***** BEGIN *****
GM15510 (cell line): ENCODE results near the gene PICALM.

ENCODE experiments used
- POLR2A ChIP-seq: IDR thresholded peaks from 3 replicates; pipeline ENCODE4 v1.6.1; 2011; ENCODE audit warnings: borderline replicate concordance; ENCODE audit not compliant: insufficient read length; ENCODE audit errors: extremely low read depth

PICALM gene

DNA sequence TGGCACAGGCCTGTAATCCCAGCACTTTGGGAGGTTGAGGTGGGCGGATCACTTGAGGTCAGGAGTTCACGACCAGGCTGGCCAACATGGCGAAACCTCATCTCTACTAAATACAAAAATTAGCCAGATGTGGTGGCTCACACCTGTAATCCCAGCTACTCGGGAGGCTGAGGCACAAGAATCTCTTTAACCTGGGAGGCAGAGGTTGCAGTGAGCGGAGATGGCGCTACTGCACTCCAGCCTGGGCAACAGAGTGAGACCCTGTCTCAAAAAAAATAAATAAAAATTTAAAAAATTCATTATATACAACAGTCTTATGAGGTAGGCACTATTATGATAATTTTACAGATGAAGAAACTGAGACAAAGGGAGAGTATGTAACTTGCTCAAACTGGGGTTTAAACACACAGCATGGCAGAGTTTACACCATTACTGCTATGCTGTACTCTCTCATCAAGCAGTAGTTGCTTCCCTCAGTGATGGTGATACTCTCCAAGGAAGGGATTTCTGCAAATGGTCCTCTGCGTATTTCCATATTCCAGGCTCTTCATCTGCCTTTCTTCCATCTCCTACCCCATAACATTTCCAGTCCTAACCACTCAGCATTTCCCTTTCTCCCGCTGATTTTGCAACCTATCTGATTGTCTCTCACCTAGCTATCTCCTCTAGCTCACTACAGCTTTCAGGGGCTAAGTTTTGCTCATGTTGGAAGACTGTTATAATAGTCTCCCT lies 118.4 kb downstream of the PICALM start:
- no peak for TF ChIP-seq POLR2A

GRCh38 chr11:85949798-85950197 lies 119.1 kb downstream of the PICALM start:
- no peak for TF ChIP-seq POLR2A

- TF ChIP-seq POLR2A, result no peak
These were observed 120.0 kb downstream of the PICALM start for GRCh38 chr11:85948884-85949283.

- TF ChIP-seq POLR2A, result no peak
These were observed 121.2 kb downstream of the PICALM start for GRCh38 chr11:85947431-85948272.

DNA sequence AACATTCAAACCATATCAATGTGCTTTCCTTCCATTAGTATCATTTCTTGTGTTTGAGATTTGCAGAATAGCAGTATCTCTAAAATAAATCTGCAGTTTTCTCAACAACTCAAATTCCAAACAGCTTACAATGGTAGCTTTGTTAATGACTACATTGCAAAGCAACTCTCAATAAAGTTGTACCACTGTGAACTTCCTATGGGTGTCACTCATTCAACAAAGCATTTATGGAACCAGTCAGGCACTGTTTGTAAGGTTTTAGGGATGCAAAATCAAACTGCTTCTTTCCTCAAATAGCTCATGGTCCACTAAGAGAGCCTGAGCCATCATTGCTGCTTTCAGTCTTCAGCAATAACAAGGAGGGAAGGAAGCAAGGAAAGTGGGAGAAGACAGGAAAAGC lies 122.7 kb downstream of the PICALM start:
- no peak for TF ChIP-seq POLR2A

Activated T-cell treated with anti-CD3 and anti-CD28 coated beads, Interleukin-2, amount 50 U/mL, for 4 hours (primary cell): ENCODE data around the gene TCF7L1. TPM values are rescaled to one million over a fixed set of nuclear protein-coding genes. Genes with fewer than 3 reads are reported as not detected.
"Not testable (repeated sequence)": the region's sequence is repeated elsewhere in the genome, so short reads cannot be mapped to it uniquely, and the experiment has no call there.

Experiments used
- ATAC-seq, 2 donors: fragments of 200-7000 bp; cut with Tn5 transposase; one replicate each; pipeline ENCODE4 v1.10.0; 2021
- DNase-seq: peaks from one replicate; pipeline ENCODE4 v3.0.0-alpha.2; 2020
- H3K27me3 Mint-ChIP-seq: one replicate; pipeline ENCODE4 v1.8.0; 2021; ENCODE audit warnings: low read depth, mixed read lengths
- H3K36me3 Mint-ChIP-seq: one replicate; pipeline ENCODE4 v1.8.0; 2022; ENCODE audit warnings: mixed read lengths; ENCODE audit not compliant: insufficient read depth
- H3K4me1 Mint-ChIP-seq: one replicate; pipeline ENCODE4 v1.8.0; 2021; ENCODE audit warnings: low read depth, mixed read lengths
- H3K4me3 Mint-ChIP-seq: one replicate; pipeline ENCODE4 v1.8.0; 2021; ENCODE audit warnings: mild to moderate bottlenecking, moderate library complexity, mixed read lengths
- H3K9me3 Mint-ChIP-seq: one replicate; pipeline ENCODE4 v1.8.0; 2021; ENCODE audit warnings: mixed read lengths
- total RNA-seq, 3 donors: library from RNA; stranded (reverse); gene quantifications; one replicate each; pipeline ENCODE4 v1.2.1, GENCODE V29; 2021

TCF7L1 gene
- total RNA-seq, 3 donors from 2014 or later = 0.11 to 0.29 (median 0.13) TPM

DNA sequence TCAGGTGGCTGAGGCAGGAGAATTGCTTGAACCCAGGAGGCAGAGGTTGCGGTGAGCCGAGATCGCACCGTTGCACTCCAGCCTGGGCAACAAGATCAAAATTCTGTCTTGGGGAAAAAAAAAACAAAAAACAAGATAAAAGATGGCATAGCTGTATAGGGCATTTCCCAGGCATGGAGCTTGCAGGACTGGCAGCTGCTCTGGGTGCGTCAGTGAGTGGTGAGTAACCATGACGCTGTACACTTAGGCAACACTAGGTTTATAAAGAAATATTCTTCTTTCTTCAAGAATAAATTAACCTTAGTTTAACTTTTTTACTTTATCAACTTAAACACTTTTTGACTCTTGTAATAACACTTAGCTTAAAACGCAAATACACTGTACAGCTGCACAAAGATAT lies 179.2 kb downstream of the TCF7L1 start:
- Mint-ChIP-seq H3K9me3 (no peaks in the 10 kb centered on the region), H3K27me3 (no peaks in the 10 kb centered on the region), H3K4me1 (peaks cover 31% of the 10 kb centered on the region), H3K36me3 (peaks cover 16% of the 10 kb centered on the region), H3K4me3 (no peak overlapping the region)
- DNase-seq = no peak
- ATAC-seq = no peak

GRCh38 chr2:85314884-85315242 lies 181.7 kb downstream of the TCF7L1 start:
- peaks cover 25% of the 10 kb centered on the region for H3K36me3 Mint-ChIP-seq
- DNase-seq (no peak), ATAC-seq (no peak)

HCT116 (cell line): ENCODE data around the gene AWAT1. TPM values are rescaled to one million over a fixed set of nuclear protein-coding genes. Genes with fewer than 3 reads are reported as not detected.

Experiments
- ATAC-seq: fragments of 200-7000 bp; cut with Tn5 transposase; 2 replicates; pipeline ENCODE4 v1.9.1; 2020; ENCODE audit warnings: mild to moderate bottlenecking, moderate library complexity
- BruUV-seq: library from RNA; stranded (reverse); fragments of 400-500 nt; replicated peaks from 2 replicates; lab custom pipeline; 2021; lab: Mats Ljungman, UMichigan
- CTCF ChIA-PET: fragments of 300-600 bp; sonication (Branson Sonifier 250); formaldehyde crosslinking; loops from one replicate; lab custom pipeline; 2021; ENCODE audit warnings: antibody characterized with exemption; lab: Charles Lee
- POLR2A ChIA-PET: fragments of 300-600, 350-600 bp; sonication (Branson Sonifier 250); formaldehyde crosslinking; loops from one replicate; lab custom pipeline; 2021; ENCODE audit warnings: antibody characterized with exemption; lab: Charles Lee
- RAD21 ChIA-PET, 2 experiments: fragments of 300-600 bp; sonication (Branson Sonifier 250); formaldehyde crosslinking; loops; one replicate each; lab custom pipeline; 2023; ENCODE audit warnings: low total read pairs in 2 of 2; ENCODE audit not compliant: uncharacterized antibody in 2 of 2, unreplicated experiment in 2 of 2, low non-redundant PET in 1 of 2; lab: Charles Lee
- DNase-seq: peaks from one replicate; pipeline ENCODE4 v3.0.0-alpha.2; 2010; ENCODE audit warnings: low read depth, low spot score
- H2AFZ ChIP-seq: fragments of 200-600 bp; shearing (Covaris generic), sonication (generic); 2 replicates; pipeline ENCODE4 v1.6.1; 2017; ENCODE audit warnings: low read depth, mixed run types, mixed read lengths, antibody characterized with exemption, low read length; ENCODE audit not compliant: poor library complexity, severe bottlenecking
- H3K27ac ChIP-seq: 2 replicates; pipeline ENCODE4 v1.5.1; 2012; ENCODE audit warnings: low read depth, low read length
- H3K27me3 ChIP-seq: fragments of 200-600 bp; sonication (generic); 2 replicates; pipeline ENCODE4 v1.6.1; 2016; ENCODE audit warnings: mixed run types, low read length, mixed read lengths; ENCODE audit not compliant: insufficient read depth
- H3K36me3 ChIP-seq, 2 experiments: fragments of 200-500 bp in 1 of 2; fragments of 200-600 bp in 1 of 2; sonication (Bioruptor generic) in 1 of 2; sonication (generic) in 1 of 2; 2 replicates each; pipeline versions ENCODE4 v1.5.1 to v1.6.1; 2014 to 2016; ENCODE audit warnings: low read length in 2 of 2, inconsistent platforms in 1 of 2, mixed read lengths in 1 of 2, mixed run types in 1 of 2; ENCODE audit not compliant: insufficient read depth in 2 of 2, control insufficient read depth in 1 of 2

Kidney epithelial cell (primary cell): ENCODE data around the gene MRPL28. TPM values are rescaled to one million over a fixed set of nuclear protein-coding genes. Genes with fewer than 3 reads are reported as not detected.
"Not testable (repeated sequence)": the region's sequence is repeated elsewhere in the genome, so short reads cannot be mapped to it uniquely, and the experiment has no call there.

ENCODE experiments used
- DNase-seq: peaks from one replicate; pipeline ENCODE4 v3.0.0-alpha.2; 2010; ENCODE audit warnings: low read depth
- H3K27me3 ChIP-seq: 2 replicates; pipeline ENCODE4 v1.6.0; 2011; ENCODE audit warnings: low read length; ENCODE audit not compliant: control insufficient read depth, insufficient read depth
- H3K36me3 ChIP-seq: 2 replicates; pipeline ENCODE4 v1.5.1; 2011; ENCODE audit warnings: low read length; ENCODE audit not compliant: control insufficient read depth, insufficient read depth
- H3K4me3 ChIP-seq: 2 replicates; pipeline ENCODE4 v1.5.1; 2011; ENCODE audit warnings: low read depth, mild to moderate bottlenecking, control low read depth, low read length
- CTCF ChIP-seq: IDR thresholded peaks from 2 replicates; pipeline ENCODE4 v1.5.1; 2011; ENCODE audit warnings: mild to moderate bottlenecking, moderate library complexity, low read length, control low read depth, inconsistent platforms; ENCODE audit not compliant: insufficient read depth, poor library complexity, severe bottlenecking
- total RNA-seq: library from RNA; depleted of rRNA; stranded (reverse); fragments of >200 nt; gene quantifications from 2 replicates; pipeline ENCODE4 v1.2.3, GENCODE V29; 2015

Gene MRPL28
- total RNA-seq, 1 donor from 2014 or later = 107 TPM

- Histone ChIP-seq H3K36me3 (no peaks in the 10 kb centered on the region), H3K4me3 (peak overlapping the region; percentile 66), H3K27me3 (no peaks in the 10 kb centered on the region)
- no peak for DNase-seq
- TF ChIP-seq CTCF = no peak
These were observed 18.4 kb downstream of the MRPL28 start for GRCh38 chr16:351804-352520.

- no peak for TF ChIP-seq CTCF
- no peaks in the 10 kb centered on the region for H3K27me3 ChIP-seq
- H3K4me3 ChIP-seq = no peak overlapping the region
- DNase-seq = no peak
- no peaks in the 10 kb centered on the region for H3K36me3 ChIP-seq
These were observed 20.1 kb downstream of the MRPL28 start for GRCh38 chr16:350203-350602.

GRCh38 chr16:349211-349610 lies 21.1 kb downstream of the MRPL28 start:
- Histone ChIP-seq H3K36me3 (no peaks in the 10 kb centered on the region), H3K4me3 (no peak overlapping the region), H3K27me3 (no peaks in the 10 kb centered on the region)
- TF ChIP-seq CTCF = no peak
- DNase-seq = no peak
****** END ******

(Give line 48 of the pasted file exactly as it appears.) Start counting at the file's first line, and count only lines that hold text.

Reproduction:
"Not testable (repeated sequence)": the region's sequence is repeated elsewhere in the genome, so short reads cannot be mapped to it uniquely, and the experiment has no call there.